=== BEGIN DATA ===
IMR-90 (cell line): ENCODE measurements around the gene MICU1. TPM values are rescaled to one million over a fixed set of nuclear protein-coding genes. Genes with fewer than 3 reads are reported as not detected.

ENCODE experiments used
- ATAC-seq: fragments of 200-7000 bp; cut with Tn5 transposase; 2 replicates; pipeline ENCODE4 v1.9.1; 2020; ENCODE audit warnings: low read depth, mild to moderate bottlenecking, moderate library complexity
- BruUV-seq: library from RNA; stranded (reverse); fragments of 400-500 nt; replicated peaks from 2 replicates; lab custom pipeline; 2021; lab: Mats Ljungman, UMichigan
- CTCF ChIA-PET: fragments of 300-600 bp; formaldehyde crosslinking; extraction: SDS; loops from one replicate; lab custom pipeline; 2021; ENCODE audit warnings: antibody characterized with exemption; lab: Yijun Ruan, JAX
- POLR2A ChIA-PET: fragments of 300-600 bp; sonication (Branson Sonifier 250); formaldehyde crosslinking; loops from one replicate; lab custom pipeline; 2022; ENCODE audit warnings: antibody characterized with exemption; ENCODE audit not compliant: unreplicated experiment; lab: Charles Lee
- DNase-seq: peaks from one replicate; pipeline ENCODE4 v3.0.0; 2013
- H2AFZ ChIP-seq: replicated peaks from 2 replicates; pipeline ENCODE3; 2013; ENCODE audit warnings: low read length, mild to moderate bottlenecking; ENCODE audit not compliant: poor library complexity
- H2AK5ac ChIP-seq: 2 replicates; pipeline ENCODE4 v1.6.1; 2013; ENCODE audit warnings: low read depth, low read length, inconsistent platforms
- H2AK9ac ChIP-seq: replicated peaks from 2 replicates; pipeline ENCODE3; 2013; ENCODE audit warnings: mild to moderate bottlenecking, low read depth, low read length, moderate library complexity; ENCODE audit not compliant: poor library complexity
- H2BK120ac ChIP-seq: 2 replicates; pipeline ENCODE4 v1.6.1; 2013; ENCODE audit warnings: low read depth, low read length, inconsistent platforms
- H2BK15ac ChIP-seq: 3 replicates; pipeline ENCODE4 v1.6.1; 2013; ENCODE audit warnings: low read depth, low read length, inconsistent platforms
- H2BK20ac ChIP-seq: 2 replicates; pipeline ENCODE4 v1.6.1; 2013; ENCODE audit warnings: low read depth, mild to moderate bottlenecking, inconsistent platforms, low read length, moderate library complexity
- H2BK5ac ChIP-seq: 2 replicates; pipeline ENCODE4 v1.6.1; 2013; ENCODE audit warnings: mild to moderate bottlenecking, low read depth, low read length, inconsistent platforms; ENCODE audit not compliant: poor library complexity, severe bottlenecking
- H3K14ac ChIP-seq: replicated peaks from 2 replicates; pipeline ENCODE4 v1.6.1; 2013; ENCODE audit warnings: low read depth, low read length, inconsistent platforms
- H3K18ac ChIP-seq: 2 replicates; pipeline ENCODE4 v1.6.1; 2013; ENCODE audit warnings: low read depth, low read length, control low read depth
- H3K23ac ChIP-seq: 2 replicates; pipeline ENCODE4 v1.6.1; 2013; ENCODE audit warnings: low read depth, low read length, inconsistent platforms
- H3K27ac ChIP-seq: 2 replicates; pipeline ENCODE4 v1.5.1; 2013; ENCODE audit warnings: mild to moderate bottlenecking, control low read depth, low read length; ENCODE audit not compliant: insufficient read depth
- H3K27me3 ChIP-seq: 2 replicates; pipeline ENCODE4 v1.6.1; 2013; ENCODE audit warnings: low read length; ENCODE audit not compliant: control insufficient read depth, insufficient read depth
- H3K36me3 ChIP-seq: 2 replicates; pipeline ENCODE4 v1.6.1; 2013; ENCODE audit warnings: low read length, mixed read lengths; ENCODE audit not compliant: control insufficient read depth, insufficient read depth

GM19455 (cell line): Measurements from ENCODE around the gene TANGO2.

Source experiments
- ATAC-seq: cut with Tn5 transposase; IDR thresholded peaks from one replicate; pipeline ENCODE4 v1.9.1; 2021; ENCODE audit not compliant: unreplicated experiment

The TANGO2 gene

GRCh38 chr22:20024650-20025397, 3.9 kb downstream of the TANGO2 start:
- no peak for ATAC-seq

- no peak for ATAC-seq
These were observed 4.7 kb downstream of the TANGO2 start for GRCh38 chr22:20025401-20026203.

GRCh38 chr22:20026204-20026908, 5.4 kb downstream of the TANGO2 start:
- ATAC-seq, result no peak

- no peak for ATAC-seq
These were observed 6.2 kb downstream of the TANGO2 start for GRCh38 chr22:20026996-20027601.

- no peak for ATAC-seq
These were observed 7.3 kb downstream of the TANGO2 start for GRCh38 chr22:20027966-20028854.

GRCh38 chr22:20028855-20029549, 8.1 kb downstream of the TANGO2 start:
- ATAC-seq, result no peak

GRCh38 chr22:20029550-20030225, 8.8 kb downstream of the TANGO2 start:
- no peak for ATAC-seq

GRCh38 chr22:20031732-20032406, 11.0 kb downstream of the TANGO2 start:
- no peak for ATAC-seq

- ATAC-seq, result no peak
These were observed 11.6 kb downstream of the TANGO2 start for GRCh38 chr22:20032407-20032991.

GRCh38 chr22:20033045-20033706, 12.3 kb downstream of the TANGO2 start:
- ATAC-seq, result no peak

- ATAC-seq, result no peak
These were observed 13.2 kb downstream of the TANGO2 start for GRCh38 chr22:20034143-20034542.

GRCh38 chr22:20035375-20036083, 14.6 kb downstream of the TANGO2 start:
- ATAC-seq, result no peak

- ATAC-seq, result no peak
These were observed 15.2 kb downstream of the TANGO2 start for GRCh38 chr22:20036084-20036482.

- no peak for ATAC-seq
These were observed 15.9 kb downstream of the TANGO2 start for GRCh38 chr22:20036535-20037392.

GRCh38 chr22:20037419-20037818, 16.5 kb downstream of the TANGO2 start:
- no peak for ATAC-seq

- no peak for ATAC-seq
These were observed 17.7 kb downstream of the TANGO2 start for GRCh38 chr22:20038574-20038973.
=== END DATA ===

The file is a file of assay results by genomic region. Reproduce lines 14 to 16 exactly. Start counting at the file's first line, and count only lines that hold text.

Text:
- H2BK5ac ChIP-seq: 2 replicates; pipeline ENCODE4 v1.6.1; 2013; ENCODE audit warnings: mild to moderate bottlenecking, low read depth, low read length, inconsistent platforms; ENCODE audit not compliant: poor library complexity, severe bottlenecking
- H3K14ac ChIP-seq: replicated peaks from 2 replicates; pipeline ENCODE4 v1.6.1; 2013; ENCODE audit warnings: low read depth, low read length, inconsistent platforms
- H3K18ac ChIP-seq: 2 replicates; pipeline ENCODE4 v1.6.1; 2013; ENCODE audit warnings: low read depth, low read length, control low read depth